• fundamental to the action of the barons led by Archbishop Steven Langton, who gave England the Magna Carta in 1215;
  • revived in the Reformation and Counter-Reformation;
  • practiced in the Dutch war for independence from the Spanish tyrant Philip II;
  • exemplified in the Petition of Right (1628);
  • taught and practiced in the English Civil Wars (1642-1651);
  • maintained (after a fashion) against the king in the Glorious Revolution (1688);
  • asserted in the English Bill of Rights (1689);
  • continued in the English colonies in America;
  • and preached in sermons before congregations and public officials during the movement to resist British tyranny.[3]

The right to petition rulers for a redress of grievances was a basic part of this tradition of Christian resistance theory.  The colonies followed this theory in resisting the king-in-Parliament and in their War for Independence.  This theory continued to be widespread in early America before and long after the framing and ratifying of the Constitution of the United States (and, of course, of our national Bill of Rights).  At least six states—New Hampshire, Maryland, New Jersey, Pennsylvania, Virginia, and Massachusetts—stated this right explicitly in their fundamental laws, and thereby implied the people’s right to use all legitimate means of resistance endorsed by that tradition.  The Maryland Declaration of Rights (1776) phrased it pointedly:

IV. That all persons invested with the legislative or executive powers of government are the trustees of the public, and, as such, accountable for their conduct; wherefore, whenever the ends of government are perverted and public liberty manifestly endangered, and all other means of redress are ineffectual, the people may, and of right ought, to reform the old or establish a new government. The doctrine of non-resistance, against arbitrary power and oppression, is absurd, slavish, and destructive of the good and happiness of mankind.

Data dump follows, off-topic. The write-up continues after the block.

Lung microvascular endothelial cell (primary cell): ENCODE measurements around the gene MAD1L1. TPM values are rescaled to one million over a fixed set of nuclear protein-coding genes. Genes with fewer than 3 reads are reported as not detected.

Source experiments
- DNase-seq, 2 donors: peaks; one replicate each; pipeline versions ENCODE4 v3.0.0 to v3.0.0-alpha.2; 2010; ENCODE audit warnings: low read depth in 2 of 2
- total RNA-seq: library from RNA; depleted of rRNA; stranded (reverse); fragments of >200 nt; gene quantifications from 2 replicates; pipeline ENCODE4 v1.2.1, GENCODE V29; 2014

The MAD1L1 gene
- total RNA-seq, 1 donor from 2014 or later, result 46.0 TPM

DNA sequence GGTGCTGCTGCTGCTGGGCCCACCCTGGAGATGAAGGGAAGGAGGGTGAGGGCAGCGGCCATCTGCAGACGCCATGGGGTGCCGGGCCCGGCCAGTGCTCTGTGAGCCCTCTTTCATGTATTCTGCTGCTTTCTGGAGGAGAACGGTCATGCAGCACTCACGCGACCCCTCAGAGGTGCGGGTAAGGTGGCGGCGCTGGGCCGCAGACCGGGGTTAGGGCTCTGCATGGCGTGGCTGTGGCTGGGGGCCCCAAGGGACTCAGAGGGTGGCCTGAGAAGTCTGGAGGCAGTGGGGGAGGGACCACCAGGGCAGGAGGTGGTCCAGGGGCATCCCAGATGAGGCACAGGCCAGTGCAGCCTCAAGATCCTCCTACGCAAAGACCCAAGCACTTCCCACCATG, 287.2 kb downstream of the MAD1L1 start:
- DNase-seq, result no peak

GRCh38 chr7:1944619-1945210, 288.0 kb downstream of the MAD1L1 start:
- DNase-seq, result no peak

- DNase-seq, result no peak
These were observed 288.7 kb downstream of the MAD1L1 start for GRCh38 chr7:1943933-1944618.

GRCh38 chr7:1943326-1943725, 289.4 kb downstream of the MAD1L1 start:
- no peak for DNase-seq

Where not stated explicitly, this doctrine was implicit in all the states’ constitutions and declarations—which owed their existence to exercising precisely such a conviction.

The right and duty of the states to resist the central government was originally intended to apply to future civil government officials. The Framers gave the states the means of protecting their people and the only legitimate means of changing the Constitution—the amendment process and convention of the states stated in Article V. That right and that means still apply. State and local officials have a duty to resist injustice and tyranny imposed upon their people by our central government. American citizens need to remind not only candidates for federal office, but also candidates for state office, of this fundamental constitutional reality, right, and duty. That is the only way (humanly speaking) we will reclaim and preserve our freedom.

Jennie Jones, Assistant Professor, American Government and History, Weatherford College

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[1] Romans 13:1-7 is frequently misinterpreted.  Including verses 8-10 of Romans 13 makes it easier to avoid misinterpreting the first seven verses, but a reading of the Rev. James M. Willson’s The Establishment and Limits of Civil Government; An Exposition of Romans 13:1-7 (Powder Springs, Georgia: American Vision Press, [1853] 2009) should eliminate all controversy over this crucial passage, for it destroys the misinterpretations that were fashionable in the early nineteenth century and which are too fashionable now.